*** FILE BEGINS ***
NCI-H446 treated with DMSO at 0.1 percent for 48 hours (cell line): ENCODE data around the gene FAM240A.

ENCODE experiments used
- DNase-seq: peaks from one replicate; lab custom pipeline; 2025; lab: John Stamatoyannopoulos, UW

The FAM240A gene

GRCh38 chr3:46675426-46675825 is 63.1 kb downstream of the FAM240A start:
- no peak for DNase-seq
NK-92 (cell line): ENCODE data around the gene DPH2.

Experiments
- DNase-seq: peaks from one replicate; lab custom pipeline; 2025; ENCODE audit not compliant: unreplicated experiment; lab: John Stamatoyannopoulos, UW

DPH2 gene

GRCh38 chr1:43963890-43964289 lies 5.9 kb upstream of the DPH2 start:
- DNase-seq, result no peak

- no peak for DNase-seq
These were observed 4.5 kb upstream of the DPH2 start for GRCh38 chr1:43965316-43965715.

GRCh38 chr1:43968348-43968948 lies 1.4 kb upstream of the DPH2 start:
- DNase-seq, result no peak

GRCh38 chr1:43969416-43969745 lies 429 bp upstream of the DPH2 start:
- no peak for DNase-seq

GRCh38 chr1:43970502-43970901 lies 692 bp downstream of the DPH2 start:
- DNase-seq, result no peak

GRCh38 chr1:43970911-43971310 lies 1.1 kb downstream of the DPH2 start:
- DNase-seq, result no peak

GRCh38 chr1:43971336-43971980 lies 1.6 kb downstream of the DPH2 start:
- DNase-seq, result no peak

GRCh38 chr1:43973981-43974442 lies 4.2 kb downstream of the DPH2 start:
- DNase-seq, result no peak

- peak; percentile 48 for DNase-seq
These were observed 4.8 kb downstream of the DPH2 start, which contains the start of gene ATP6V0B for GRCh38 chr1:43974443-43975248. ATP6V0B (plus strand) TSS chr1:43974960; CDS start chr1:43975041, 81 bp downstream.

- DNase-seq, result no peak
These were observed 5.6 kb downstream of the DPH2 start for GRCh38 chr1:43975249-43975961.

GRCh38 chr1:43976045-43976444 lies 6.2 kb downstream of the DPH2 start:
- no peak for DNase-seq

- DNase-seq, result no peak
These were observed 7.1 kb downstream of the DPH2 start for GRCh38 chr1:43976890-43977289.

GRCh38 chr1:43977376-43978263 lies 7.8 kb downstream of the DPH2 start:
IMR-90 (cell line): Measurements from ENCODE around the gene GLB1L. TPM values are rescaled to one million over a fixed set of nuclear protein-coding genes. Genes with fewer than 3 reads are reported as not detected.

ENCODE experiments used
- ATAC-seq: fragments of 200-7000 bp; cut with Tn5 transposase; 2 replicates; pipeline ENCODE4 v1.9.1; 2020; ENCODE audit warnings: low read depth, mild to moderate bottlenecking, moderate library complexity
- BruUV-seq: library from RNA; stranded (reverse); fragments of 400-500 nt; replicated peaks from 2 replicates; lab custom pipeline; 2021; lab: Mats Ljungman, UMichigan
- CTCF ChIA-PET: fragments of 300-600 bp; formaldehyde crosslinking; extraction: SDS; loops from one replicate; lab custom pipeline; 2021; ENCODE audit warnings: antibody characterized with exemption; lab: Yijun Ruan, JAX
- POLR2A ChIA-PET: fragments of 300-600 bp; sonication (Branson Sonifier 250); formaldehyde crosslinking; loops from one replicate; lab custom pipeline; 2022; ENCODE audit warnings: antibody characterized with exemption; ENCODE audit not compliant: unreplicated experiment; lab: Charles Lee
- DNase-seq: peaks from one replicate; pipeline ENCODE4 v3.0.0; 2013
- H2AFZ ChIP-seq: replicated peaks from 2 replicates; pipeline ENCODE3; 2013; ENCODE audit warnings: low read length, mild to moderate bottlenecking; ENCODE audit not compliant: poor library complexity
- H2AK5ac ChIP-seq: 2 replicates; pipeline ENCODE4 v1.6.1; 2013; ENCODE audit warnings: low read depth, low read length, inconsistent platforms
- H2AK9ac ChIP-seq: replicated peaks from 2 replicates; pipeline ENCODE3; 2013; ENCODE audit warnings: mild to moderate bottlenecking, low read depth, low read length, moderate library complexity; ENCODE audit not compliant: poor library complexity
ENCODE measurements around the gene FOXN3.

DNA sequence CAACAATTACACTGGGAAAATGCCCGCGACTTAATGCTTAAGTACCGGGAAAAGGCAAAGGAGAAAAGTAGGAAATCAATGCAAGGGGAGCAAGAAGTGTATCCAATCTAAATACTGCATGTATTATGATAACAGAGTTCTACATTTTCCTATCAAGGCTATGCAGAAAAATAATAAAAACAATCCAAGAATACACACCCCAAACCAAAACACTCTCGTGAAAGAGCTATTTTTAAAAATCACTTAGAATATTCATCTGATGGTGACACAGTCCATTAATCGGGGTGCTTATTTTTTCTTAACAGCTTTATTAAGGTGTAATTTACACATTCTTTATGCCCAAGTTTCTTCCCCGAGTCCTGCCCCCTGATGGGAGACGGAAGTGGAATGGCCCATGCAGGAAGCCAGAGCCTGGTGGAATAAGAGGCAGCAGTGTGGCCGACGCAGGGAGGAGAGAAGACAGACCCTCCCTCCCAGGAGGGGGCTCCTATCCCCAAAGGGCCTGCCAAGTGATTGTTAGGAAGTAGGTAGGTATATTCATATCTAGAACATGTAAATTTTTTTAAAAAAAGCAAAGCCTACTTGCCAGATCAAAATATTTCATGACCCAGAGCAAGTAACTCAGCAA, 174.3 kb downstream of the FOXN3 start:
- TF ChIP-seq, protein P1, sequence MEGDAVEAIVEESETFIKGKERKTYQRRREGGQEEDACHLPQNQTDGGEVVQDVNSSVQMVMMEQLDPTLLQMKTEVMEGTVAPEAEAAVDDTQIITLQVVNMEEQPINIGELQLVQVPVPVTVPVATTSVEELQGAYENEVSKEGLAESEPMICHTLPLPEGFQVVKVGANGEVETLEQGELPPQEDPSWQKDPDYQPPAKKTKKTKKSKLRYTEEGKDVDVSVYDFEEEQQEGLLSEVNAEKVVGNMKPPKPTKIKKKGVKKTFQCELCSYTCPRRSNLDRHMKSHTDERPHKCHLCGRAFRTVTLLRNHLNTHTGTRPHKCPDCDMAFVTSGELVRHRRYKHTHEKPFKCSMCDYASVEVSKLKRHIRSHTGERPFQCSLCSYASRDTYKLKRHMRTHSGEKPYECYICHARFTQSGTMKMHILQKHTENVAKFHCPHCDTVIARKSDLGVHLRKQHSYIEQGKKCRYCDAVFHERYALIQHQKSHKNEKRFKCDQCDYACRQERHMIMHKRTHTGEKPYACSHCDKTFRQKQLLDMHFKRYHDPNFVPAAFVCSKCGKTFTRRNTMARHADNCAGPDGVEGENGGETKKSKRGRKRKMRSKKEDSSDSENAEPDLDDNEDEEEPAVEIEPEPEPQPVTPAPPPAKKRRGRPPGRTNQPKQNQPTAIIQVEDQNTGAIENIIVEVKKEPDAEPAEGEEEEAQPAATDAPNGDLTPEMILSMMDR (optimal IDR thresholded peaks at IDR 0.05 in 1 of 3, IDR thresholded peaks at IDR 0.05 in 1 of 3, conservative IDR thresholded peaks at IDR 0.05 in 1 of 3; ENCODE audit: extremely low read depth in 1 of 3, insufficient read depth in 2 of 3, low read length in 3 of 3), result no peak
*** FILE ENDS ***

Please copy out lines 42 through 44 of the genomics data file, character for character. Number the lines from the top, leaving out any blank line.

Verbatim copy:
- DNase-seq: peaks from one replicate; pipeline ENCODE4 v3.0.0; 2013
- H2AFZ ChIP-seq: replicated peaks from 2 replicates; pipeline ENCODE3; 2013; ENCODE audit warnings: low read length, mild to moderate bottlenecking; ENCODE audit not compliant: poor library complexity
- H2AK5ac ChIP-seq: 2 replicates; pipeline ENCODE4 v1.6.1; 2013; ENCODE audit warnings: low read depth, low read length, inconsistent platforms